Tag Archives: pest control

New PCN calculator unveiled

Researchers working on a project supported by AHDB Potatoes hope they will be able to improve the accuracy of a calculator on the AHDB website for the Globodera pallida species of potato cyst nematode.

The current PCN pallida calculator replaces an earlier CD-based version, and is designed to be updated with new information as it becomes available. Based on feedback, AHDB claims the web version is more user friendly, allowing for greater flexibility to move around the various input tabs and so demonstrate ‘what if’ scenarios.

Senior Research Assistant Bill Watts at Harper Adams University is hoping that the 20 month project will provide new data sets to help the calculator keep up with the latest findings on PCN biology, shifting varietal trends and new management practices.

“The varieties under investigation include Estima, Lady Rosetta, Marfona, Maris Piper, Markies, Melody, Nectar, Pentland Dell, Royal and Taurus,” he said. “They represent the ten most widely grown varieties in the UK today and are compared to two control varieties; Maris Peer which is intolerant to PCN, and Cara which is tolerant of PCN. Much emphasis has been placed on investigating resistant varieties; however, information on varietal tolerance to PCN is also important to potato growers.”

The next set of tolerance experiments will be carried out this spring, although AHDB stress that the model, “Is not a decision support system as it does not offer advice on what you should do. Instead it is an educational tool, or a decision justifier.”

Photo Caption: PCN cysts on infected potato roots.

Photo Credit: USDA

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PRGO to hold pea and bean crop protection course

PGRO will hold its next course on Pea & Bean Crop Protection at its will be held at its Research Station at Thornhaugh near Peterborough on 6 February 2018.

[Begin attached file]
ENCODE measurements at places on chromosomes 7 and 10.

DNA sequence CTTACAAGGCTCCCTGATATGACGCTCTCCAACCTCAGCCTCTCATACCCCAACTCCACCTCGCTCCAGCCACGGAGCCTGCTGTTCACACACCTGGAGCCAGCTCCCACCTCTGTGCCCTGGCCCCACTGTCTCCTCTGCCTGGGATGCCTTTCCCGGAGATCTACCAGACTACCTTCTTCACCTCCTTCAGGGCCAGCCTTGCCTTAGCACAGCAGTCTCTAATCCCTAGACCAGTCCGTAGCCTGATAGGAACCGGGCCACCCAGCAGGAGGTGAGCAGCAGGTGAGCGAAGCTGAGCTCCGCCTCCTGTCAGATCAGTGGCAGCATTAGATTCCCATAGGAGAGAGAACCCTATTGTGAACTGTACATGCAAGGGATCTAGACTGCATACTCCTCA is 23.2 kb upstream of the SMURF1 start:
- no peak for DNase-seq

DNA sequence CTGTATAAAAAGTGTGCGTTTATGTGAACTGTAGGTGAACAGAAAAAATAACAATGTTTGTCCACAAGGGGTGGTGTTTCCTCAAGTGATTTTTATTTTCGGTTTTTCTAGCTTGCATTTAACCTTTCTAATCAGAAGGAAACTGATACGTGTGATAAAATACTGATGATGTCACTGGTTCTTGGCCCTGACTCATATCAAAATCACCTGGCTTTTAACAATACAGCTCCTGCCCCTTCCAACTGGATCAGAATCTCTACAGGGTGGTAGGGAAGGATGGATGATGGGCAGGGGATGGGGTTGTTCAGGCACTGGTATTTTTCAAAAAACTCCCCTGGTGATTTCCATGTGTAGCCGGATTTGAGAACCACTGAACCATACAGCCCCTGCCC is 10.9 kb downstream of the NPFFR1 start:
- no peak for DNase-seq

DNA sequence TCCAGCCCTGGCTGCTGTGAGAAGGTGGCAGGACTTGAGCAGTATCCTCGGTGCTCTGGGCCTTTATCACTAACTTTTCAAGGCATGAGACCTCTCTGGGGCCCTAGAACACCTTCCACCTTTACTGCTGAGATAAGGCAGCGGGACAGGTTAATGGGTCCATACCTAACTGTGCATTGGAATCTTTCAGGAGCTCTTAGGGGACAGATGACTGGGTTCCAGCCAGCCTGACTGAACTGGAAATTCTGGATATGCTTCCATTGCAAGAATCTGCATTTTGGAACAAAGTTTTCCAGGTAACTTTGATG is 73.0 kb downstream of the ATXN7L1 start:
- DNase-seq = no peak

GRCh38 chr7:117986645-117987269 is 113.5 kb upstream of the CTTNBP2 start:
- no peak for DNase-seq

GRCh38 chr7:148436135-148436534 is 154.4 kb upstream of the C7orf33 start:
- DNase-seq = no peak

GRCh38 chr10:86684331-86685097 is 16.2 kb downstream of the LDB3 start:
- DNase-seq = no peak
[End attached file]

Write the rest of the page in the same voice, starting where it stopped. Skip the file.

The one day course provides agronomists, consultants, growers and crop managers with the latest updates in crop protection for both vining and combining peas, as well as winter and spring field beans. Major pests, diseases, disorders and weed control strategies, will be covered with the aim that participants can correctly identify pests, diseases and disorders following the training. They will also appreciate the regional and national significance, be aware of herbicide options (including the strengths and weaknesses of different herbicides), and be able incorporate control measures into integrated pest management programmes.

The course is recognised by BASIS and costs £205.00 per person (including VAT). The fees cover lunch, refreshments and literature. Applications should be made by 30th January latest. Interested parties should contact Sue Bingham (sue@pgro.org) for booking details as numbers are strictly limited.

Photo Caption: The course covers all major pests and diseases of peas and beans.

Photo Credit: Wikimedia

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Plaguing insects with bittersweet tastes to protect crops

Scientists are developing a new pest control technique which uses their feeding preferences against them.

“Taste-based feeding traps using natural products could be an eco-friendly, cost-efficient and sustainable alternative to synthetic insecticides in the future,” Dr Stefan Pentzold from the Max Planck Institute for Chemical Ecology in Jena, Germany, told the EU’s Horizon website.

“Despite their essential role in the insects’ food intake, survival and reproduction, relatively little is known about taste receptors, especially in beetles,” he explained. “This is surprising given their importance as agricultural and forestry pests, their global distribution and huge species numbers as herbivorous insects.” Insects use hairs on their legs, as well as mouthparts and antennae to taste their food before eating, allowing them to sense the chemical signature of their preferred plants. However, some insects have internal taste organs or use smell to find their food.

Israel-based company EdenShield is developing a green alternative to pesticides based on extracts of the native plant lavender cotton (Achillea fragrantissima) which is found in the Judaean Desert. The company hopes that this natural insect repellent will help grower protect crops against greenhouse pests such as whitefly and thrips. They are developing Gatekeeper, a spray product containing natural plant extracts, with help from EU funding.